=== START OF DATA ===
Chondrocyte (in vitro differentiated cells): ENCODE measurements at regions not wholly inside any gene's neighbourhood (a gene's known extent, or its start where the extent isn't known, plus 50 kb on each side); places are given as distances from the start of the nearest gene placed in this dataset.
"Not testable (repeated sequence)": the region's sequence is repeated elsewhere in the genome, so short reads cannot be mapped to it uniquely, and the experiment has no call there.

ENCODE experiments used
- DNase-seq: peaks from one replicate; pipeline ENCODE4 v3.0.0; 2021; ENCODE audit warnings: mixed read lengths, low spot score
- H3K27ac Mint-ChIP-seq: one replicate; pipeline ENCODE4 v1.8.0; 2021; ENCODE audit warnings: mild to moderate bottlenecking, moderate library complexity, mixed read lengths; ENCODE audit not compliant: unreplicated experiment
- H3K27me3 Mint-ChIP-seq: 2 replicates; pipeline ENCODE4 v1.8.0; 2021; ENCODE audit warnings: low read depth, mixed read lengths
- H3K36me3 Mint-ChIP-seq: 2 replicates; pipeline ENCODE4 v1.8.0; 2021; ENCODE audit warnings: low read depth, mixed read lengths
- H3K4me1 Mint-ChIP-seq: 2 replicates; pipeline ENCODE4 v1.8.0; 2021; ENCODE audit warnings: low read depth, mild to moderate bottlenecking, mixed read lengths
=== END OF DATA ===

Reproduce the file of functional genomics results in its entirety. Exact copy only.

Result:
Chondrocyte (in vitro differentiated cells): ENCODE measurements at regions not wholly inside any gene's neighbourhood (a gene's known extent, or its start where the extent isn't known, plus 50 kb on each side); places are given as distances from the start of the nearest gene placed in this dataset.
"Not testable (repeated sequence)": the region's sequence is repeated elsewhere in the genome, so short reads cannot be mapped to it uniquely, and the experiment has no call there.

ENCODE experiments used
- DNase-seq: peaks from one replicate; pipeline ENCODE4 v3.0.0; 2021; ENCODE audit warnings: mixed read lengths, low spot score
- H3K27ac Mint-ChIP-seq: one replicate; pipeline ENCODE4 v1.8.0; 2021; ENCODE audit warnings: mild to moderate bottlenecking, moderate library complexity, mixed read lengths; ENCODE audit not compliant: unreplicated experiment
- H3K27me3 Mint-ChIP-seq: 2 replicates; pipeline ENCODE4 v1.8.0; 2021; ENCODE audit warnings: low read depth, mixed read lengths
- H3K36me3 Mint-ChIP-seq: 2 replicates; pipeline ENCODE4 v1.8.0; 2021; ENCODE audit warnings: low read depth, mixed read lengths
- H3K4me1 Mint-ChIP-seq: 2 replicates; pipeline ENCODE4 v1.8.0; 2021; ENCODE audit warnings: low read depth, mild to moderate bottlenecking, mixed read lengths